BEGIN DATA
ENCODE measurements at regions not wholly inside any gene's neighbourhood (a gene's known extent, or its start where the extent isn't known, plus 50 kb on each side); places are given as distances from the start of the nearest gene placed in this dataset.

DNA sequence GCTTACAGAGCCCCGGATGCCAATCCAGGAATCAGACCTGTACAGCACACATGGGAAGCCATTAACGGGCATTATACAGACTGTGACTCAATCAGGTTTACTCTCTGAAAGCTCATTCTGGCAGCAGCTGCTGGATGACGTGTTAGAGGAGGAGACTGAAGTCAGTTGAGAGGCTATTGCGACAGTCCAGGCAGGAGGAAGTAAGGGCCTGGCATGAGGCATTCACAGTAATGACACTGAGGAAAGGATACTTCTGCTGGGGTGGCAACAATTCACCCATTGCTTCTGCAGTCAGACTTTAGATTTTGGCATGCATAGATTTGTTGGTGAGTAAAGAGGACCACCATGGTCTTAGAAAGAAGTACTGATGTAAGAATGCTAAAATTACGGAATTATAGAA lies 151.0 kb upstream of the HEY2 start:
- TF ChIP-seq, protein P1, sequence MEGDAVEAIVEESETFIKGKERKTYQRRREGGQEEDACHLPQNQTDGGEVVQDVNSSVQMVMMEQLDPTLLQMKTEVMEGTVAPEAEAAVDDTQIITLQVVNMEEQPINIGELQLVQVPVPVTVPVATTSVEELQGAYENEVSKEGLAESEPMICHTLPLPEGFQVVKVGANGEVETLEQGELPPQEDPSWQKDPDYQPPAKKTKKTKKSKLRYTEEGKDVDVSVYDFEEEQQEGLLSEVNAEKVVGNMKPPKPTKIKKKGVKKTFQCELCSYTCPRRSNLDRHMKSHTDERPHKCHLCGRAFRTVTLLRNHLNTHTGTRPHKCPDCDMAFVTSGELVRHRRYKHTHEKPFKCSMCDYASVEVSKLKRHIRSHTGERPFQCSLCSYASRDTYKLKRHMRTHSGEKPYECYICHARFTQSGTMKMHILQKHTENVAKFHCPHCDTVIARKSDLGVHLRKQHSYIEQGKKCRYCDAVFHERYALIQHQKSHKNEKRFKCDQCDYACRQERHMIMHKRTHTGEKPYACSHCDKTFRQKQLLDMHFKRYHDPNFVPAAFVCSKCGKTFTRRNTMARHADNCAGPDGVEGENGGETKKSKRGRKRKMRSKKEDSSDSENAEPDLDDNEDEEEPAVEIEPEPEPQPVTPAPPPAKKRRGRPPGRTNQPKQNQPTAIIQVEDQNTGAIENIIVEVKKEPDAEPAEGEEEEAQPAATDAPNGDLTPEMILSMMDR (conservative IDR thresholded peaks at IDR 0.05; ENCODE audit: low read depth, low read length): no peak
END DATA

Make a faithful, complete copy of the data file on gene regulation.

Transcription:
ENCODE measurements at regions not wholly inside any gene's neighbourhood (a gene's known extent, or its start where the extent isn't known, plus 50 kb on each side); places are given as distances from the start of the nearest gene placed in this dataset.

DNA sequence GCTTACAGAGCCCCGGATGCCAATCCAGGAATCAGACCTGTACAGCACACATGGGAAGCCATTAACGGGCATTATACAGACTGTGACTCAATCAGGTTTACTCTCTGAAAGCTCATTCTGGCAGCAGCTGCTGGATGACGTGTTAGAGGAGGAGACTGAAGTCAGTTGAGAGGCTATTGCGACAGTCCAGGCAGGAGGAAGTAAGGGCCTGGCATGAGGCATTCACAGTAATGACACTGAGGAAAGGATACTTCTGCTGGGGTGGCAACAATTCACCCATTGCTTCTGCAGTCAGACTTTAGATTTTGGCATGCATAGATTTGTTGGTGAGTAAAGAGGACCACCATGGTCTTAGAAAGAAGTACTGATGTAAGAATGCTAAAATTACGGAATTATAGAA lies 151.0 kb upstream of the HEY2 start:
- TF ChIP-seq, protein P1, sequence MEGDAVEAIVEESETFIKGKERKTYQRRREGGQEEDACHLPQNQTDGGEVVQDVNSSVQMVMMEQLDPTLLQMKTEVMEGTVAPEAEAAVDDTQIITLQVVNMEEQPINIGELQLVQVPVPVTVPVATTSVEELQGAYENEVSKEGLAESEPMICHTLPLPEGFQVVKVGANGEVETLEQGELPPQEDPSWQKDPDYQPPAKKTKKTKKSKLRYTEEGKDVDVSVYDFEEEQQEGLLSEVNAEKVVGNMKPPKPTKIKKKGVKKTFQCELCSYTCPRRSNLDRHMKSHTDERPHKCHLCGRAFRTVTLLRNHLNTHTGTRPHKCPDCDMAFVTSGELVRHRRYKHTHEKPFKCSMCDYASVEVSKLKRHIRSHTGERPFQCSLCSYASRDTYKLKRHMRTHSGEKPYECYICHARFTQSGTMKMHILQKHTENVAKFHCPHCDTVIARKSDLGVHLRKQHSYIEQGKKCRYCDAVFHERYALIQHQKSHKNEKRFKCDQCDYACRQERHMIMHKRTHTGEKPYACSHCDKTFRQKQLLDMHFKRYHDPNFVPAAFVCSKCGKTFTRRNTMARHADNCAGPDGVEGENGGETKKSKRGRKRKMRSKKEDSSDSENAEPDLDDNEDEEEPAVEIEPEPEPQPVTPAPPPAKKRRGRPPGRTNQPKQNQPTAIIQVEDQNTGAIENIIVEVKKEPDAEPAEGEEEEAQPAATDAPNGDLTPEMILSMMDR (conservative IDR thresholded peaks at IDR 0.05; ENCODE audit: low read depth, low read length): no peak